The song that's currently blowing me away is 'Vertebrae' by Christine Fellows, off of her album 'Paper Anniversary'. On first listen it's a quirky folk-ish song somewhere in the general direction of Joni Mitchell, Jane Siberry, and Tori Amos - but on further listening and understanding, it's a really strong piece of work. The lyrics are about loss and death in a very human way:
'Clear the doorstep of flowers,
Throw open the blinds in his empty room,
Avert my eyes from his fingerprints
Is there something I'm forgetting?'
'Came this far to say goodbye, to set things right,
Instead I fiddle with his blankets fetching coffee no-one will drink'
But what really gets to me is the arrangement and production - it starts with a plinky detuned electric piano sound and a very sparse tight voice, and about half-way through, cello and violin underline the desperate and uplifting chorus and you notice that the plinky electric piano has been replaced with a real one and the sparse drums are now using ride cymbal and bass. The final repeat is highlighted with what can only be described as a flowering of strings.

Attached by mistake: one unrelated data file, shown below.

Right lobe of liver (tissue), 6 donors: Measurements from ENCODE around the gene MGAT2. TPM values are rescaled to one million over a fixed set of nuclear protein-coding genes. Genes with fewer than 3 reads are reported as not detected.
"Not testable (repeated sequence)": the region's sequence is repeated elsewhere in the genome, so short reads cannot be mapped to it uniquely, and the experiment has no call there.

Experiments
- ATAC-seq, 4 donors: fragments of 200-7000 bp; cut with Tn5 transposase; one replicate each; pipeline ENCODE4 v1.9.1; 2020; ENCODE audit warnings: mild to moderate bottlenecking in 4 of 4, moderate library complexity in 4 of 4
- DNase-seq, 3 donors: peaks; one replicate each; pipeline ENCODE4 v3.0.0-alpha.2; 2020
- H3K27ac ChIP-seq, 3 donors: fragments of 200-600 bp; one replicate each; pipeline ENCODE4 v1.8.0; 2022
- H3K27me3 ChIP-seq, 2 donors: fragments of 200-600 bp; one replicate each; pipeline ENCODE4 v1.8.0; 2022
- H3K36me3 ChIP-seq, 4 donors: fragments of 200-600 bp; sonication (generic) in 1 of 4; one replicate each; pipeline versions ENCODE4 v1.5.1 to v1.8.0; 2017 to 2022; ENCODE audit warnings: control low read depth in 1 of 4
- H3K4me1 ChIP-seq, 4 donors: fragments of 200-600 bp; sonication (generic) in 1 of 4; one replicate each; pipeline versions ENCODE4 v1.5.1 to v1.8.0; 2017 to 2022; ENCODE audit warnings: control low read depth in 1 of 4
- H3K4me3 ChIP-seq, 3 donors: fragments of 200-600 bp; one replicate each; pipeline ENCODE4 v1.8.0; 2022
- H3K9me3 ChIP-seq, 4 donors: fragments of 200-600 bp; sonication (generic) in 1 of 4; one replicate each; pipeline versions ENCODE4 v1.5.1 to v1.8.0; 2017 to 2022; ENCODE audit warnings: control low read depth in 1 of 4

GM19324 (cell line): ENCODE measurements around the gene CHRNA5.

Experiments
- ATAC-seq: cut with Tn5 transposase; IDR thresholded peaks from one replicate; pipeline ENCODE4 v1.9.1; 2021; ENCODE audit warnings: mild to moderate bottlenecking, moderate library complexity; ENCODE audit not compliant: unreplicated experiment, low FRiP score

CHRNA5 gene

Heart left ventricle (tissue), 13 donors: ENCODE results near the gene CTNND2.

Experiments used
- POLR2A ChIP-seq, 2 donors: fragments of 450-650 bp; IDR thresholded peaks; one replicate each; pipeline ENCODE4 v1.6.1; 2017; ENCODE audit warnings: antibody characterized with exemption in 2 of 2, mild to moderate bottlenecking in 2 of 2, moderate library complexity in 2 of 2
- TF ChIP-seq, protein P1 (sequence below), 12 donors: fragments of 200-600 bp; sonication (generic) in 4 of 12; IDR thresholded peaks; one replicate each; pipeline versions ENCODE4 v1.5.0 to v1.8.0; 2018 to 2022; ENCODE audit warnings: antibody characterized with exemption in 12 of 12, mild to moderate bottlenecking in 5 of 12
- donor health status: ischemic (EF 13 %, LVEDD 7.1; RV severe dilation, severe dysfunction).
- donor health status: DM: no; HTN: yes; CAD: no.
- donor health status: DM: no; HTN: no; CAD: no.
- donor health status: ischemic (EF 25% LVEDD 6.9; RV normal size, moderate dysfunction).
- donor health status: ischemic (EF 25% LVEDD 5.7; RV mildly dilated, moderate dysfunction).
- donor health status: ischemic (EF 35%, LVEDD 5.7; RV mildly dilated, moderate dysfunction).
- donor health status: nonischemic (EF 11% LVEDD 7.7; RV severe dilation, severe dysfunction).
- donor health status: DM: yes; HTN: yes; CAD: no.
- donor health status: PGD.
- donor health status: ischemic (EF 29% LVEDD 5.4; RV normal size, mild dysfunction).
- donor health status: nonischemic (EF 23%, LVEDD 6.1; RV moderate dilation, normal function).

This may sound hokey, but it all works and makes you want to cry.
I found out about this in a completely new-media way: heard it first on the CBC Radio 3 Podcast, remembered the lyrics being kind neat, and dug up the song and artist name from the Radio 3 website, then went into the iTunes Music Store, found the song, and bought it.
This was all at about midnight, in California - instant lookup and purchasing from anywhere at any time. I'm always going to record and book stores and forgetting about all the things I wanted to get. Now I can actually find and buy things while they're on my mind.
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